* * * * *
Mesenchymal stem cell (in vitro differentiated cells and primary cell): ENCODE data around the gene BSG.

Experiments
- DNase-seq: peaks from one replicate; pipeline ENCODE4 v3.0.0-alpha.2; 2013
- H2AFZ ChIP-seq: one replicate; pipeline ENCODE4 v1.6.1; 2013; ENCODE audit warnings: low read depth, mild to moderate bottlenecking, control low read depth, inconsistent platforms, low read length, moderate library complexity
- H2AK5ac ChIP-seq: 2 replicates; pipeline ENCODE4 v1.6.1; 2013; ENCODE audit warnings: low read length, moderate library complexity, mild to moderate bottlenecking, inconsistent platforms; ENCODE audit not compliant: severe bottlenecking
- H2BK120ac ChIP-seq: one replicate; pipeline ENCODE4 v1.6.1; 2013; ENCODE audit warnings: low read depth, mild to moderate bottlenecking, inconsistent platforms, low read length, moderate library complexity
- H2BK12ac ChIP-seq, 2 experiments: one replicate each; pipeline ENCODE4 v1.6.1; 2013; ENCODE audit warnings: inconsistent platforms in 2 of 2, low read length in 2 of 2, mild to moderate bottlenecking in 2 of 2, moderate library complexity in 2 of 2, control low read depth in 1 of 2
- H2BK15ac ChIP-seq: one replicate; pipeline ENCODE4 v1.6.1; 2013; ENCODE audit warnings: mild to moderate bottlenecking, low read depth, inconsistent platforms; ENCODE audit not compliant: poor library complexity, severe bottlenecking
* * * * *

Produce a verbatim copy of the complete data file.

Mesenchymal stem cell (in vitro differentiated cells and primary cell): ENCODE data around the gene BSG.

Experiments
- DNase-seq: peaks from one replicate; pipeline ENCODE4 v3.0.0-alpha.2; 2013
- H2AFZ ChIP-seq: one replicate; pipeline ENCODE4 v1.6.1; 2013; ENCODE audit warnings: low read depth, mild to moderate bottlenecking, control low read depth, inconsistent platforms, low read length, moderate library complexity
- H2AK5ac ChIP-seq: 2 replicates; pipeline ENCODE4 v1.6.1; 2013; ENCODE audit warnings: low read length, moderate library complexity, mild to moderate bottlenecking, inconsistent platforms; ENCODE audit not compliant: severe bottlenecking
- H2BK120ac ChIP-seq: one replicate; pipeline ENCODE4 v1.6.1; 2013; ENCODE audit warnings: low read depth, mild to moderate bottlenecking, inconsistent platforms, low read length, moderate library complexity
- H2BK12ac ChIP-seq, 2 experiments: one replicate each; pipeline ENCODE4 v1.6.1; 2013; ENCODE audit warnings: inconsistent platforms in 2 of 2, low read length in 2 of 2, mild to moderate bottlenecking in 2 of 2, moderate library complexity in 2 of 2, control low read depth in 1 of 2
- H2BK15ac ChIP-seq: one replicate; pipeline ENCODE4 v1.6.1; 2013; ENCODE audit warnings: mild to moderate bottlenecking, low read depth, inconsistent platforms; ENCODE audit not compliant: poor library complexity, severe bottlenecking